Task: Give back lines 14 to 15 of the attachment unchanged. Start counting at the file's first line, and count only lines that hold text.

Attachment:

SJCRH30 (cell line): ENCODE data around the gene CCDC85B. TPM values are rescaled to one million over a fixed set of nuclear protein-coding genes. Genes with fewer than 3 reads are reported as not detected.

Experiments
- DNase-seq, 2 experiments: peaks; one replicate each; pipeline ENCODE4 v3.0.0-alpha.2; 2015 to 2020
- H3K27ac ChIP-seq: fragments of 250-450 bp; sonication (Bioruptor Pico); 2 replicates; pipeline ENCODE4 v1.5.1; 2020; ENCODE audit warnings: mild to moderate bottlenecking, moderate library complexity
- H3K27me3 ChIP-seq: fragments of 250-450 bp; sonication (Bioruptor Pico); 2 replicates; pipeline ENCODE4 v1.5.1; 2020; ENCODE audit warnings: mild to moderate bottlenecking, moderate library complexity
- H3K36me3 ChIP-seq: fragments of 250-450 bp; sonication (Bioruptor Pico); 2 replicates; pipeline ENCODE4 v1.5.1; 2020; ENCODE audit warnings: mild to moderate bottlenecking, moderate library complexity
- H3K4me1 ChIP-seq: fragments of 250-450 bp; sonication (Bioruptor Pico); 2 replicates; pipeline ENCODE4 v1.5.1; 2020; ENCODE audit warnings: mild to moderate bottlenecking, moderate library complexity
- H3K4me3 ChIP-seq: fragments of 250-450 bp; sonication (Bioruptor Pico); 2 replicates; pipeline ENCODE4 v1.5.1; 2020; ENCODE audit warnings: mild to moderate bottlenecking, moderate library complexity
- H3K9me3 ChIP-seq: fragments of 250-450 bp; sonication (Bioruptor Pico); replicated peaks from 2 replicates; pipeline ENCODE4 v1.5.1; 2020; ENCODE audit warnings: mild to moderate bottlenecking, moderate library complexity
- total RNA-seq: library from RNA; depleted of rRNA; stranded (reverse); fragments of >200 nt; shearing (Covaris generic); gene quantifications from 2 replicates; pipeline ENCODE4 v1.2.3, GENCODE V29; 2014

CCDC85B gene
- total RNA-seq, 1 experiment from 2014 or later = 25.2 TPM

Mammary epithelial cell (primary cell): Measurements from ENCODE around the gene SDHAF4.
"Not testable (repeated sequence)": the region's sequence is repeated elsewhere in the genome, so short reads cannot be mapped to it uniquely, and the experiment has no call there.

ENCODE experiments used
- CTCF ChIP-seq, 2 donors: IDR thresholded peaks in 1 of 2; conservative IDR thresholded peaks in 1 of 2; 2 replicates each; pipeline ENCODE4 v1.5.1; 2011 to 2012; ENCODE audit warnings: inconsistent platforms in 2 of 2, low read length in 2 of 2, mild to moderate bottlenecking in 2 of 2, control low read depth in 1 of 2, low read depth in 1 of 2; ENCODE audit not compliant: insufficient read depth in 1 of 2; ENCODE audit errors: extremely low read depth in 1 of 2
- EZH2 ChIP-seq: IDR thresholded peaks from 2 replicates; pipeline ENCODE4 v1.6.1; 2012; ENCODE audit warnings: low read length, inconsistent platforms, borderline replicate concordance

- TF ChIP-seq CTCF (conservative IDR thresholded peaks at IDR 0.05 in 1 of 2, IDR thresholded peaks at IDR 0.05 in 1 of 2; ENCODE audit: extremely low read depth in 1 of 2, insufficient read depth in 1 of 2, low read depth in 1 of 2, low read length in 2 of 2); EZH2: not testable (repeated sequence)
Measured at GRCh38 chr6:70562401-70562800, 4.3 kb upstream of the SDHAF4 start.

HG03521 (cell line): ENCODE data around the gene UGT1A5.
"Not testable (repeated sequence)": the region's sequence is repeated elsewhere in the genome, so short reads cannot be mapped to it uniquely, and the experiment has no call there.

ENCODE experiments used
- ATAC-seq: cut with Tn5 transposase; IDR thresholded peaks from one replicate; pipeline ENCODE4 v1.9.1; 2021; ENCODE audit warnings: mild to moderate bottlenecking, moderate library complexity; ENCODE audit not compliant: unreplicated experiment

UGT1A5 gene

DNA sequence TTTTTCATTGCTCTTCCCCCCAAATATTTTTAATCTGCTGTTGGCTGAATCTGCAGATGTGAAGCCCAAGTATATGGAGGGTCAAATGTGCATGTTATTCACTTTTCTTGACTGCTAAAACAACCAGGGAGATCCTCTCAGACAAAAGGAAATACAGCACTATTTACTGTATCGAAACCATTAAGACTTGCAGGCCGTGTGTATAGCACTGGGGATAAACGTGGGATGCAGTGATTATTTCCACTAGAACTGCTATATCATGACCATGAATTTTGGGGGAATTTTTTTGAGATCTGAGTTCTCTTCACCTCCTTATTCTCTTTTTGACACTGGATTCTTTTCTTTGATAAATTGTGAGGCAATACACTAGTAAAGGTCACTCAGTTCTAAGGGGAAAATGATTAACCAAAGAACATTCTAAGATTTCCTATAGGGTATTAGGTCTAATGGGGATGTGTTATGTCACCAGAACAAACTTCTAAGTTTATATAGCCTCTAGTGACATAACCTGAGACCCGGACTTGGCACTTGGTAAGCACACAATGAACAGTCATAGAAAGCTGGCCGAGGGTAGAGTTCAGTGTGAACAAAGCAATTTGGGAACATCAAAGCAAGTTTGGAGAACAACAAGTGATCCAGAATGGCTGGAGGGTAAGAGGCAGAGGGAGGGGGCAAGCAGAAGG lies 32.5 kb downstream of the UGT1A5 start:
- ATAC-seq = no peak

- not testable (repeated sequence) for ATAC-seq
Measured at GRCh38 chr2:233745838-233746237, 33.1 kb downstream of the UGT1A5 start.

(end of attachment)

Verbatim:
"Not testable (repeated sequence)": the region's sequence is repeated elsewhere in the genome, so short reads cannot be mapped to it uniquely, and the experiment has no call there.

ENCODE experiments used